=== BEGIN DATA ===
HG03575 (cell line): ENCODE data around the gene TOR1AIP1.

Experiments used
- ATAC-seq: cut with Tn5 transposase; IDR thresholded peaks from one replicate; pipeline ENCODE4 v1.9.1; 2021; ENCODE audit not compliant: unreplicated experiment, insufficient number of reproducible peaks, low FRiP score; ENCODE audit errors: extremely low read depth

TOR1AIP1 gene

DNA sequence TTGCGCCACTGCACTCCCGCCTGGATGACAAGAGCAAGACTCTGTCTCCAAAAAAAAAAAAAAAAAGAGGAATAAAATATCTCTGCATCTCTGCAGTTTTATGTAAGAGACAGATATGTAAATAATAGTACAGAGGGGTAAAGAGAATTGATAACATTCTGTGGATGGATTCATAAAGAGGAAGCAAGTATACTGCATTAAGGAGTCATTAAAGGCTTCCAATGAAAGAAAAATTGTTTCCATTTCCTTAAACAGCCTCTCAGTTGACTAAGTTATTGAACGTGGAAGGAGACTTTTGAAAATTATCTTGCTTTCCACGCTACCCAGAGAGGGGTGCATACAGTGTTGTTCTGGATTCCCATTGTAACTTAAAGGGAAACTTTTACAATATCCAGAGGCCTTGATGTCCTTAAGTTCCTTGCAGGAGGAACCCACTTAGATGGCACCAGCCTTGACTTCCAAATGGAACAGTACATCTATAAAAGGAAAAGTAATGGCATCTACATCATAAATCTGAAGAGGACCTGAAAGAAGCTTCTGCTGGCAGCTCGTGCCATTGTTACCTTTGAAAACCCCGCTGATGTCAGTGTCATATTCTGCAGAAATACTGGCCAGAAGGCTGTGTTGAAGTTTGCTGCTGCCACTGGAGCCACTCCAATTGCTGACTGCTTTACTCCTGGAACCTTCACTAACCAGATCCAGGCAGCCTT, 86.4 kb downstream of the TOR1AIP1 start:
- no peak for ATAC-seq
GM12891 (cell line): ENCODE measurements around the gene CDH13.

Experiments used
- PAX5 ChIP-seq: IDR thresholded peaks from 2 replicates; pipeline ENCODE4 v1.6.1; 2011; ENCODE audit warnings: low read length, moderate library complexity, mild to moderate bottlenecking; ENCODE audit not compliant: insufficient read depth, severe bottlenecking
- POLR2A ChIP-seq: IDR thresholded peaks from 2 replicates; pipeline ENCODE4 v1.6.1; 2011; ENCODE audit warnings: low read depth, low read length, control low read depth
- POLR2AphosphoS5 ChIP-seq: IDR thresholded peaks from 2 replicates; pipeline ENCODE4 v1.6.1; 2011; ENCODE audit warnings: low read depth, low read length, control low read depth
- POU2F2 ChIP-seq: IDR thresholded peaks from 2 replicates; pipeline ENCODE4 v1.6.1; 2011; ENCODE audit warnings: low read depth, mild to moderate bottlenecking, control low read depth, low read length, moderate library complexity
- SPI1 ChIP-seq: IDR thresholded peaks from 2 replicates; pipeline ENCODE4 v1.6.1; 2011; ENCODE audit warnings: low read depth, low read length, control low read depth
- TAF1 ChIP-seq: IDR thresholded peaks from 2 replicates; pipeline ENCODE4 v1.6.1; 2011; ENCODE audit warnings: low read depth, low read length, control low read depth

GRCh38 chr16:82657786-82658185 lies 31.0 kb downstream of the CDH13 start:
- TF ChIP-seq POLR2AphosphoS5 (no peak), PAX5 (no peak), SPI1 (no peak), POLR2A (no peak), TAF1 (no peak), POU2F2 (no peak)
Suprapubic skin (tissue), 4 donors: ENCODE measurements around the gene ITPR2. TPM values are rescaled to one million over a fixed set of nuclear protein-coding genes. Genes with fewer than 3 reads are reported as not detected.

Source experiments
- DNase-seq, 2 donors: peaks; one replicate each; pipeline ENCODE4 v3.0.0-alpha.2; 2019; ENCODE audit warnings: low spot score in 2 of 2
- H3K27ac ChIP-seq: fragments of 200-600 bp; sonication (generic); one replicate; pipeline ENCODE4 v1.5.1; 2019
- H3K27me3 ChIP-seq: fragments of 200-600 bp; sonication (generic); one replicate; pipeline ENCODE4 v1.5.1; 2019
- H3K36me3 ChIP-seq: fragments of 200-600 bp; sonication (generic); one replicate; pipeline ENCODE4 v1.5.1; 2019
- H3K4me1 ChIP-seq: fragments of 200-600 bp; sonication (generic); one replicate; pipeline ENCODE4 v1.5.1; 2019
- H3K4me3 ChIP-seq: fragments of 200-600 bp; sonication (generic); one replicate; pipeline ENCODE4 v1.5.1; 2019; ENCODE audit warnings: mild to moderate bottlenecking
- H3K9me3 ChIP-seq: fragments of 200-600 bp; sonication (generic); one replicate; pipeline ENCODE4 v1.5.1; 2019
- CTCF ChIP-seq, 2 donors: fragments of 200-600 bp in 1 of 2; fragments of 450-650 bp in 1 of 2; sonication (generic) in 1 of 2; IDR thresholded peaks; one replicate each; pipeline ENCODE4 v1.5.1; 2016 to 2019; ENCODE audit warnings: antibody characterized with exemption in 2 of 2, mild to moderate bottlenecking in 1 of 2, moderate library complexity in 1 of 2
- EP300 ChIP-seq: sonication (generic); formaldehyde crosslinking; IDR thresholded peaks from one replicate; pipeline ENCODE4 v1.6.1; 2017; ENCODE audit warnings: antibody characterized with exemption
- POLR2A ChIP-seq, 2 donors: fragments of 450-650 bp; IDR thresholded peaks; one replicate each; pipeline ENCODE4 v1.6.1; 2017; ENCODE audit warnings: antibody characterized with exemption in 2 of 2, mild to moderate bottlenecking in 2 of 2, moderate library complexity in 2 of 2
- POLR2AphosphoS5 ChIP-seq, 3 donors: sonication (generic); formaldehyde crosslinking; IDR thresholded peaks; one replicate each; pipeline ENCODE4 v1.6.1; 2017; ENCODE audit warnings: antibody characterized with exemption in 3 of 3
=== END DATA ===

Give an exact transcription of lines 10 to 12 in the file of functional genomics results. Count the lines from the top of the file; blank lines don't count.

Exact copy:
- POLR2A ChIP-seq: IDR thresholded peaks from 2 replicates; pipeline ENCODE4 v1.6.1; 2011; ENCODE audit warnings: low read depth, low read length, control low read depth
- POLR2AphosphoS5 ChIP-seq: IDR thresholded peaks from 2 replicates; pipeline ENCODE4 v1.6.1; 2011; ENCODE audit warnings: low read depth, low read length, control low read depth
- POU2F2 ChIP-seq: IDR thresholded peaks from 2 replicates; pipeline ENCODE4 v1.6.1; 2011; ENCODE audit warnings: low read depth, mild to moderate bottlenecking, control low read depth, low read length, moderate library complexity